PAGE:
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Saturday, March 26, 2011

The Earth Hour 2011

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Here is a Doha (couplet) by the Hindi poet Bihari composed long back in the history of Hindi Literature -
"Kahlaney ekal basat ahi, mayur, mrig, bagh
Jagat Tapovan so kiyo deeragh dagh nidagh".
The meaning of this couplet may go like this – the long scorching heat of summer has brought varieties of animals like snake (ahi) and Peacock (mayur); deer (mrig) and tiger (Bagh) at one place in a small forest area. All these animals stay together during the hardest time, at one place – forgetting their prey- predator relationship. And thus the intense heat has made the world a TAPOVAN (a forest where a number of tapasvis or priests prey together). Here it appears that even animals forget their differences during the hour of danger and stay united to bear the hardship together.

Let us see towards the other side. About four thousand cities of the world remained in dark today from 8.30 PM to 9.30 PM. Why? In order to save energy, in order to contribute in checking the Global Warming, and in order to protect the earth from dangerous impacts of climate change and in order to …And in order to celebrate the Earth Hour.

The celebration of the Earth Hour started in 2007 when citizens of Australia took an initiative of not operating any electric- operated equipment or machine for one hour. The same concept has spread across the world today and as per reports - more than 4000 cities of about 131 countries celebrated the Earth Hour today – still not all the countries of the world. Though I can not imagine that rest of the countries might had doubled their electric consumption during the period; I am sad just to think that many countries of the World did not join the movement for the Global Cause. What should I do to make the whole world do so? Why did the remaining countries not join the campaign if it was for the cause of the whole world? Don’t they think that they too are standing at the bank of the same flooding river?  

About the Earth Hour 
Here is a report quoted directly from The Earth Hour -
Earth Hour started in 2007 in Sydney, Australia when 2.2 million individuals and more than 2,000 businesses turned their lights off for one hour to take a stand against climate change. Only a year later the Earth Hour had become a global sustainability movement with more than 50 million people across 35 countries/territories participating. Global landmarks such as the Sydney Harbour Bridge, CN Tower in Toronto, Golden Gate Bridge in San Francisco, and Rome’s Colosseum, all stood in darkness, as symbols of hope for a cause that grows more urgent by the hour.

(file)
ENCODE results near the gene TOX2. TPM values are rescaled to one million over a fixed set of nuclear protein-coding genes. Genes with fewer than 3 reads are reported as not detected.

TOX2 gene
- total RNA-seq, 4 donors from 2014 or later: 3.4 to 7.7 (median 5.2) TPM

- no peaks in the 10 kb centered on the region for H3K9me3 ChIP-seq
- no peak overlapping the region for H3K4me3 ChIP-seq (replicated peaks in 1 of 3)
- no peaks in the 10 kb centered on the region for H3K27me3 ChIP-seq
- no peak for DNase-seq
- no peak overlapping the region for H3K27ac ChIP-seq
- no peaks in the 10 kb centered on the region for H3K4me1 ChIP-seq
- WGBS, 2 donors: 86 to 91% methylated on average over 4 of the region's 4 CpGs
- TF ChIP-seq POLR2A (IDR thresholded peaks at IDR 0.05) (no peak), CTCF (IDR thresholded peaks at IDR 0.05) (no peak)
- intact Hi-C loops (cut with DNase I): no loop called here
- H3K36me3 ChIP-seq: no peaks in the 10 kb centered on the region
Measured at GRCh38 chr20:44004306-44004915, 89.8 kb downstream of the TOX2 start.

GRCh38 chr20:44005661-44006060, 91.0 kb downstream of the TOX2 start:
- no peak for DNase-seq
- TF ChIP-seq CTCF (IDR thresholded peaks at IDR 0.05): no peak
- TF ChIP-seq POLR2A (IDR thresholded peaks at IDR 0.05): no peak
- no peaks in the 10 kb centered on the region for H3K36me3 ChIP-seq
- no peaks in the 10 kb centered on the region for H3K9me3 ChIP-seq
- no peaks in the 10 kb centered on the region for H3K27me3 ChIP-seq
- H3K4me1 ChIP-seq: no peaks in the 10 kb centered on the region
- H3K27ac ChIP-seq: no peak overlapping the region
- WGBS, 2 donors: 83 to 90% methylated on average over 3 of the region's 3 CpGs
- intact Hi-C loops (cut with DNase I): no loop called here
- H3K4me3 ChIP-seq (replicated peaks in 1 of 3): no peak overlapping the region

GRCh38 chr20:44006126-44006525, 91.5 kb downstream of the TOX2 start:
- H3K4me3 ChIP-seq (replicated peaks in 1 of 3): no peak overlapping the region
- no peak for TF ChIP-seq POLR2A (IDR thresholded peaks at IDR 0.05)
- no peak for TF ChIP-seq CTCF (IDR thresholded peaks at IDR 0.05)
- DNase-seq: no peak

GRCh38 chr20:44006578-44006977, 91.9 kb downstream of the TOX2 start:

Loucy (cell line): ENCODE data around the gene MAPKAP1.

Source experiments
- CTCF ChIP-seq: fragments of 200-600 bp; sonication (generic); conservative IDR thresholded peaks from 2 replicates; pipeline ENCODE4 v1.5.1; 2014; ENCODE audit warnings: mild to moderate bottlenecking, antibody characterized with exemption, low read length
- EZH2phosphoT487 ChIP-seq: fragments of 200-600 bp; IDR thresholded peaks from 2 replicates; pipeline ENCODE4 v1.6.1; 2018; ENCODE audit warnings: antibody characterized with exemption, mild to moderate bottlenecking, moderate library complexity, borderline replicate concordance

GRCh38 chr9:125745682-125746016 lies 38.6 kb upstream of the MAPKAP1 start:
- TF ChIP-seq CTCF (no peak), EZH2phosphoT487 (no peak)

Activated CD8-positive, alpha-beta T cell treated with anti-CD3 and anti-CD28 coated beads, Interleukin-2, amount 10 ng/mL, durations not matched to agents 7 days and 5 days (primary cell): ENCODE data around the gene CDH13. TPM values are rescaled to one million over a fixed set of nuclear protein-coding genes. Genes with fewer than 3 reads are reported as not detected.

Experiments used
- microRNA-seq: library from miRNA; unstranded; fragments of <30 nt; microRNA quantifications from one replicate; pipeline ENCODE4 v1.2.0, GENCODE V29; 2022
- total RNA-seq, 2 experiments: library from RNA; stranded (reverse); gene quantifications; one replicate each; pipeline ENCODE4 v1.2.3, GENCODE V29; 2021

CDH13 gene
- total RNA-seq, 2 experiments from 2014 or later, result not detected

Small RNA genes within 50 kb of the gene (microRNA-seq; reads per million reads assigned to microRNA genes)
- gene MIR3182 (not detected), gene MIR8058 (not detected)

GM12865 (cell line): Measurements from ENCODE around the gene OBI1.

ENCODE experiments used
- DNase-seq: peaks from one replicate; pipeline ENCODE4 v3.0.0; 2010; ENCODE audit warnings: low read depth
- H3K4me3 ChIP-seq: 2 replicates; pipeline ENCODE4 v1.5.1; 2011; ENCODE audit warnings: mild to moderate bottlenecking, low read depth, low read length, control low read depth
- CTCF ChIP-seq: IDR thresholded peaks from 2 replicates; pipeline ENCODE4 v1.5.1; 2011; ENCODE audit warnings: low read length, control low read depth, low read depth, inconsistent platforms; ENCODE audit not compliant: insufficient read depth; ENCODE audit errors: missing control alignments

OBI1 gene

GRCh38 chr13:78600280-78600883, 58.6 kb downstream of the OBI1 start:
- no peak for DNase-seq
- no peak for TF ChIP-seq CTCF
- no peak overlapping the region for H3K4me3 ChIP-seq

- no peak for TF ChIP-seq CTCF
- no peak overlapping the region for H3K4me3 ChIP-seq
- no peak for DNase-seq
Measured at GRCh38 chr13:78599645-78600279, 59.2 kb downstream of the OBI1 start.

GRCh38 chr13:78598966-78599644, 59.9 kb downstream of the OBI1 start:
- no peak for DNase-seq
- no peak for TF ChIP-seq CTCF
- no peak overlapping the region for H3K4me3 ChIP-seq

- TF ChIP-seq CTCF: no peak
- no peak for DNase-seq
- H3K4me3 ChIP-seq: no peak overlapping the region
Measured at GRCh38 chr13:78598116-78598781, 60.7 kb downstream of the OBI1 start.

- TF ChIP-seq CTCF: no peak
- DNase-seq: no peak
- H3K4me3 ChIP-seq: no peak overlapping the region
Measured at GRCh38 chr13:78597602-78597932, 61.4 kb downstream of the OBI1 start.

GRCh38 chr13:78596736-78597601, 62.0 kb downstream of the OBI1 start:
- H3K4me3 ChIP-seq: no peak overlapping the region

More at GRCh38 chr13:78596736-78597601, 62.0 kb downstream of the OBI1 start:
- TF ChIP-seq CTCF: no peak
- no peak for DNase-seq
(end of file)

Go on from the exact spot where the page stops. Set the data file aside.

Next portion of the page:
In March 2009, hundreds of millions of people took part in the third Earth Hour. Over 4000 cities in 88 countries/territories officially switched off to pledge their support for the planet, making Earth Hour 2009 the world’s largest global climate change initiative.

On Saturday 27 March, Earth Hour 2010 became the biggest Earth Hour ever. A record 128 countries and territories joined the global display of climate action. Iconic buildings and landmarks from Asia Pacific to Europe and Africa to the Americas switched off. People across the world from all walks of life turned off their lights and came together in celebration and contemplation of the one thing we all have in common – our planet.

In March 2009, hundreds of millions of people took part in the third Earth Hour. Over 4000 cities in 88 countries/territories officially switched off to pledge their support for the planet, making Earth Hour 2009 the world’s largest global climate change initiative.

On Saturday 27 March, Earth Hour 2010 became the biggest Earth Hour ever. A record 128 countries and territories joined the global display of climate action. Iconic buildings and landmarks from Asia Pacific to Europe and Africa to the Americas switched off. People across the world from all walks of life turned off their lights and came together in celebration and contemplation of the one thing we all have in common – our planet.

Earth Hour 2011 will take place on Saturday 26 March at 8.30PM (local time). This Earth Hour we want you to go beyond the hour, so after the lights go back on think about what else you can do to make a difference. Together our actions add up.


Earth Hour is organized by WWF. With almost 5 million supporters and a global network in over 100 countries/territories, it’s one of the world's largest and most respected independent conservation organizations. WWF’s mission is to stop the degradation of the Earth's natural environment and build a future where people live in harmony with nature.

Key Words : global warming, climate change, WWF, natural environment

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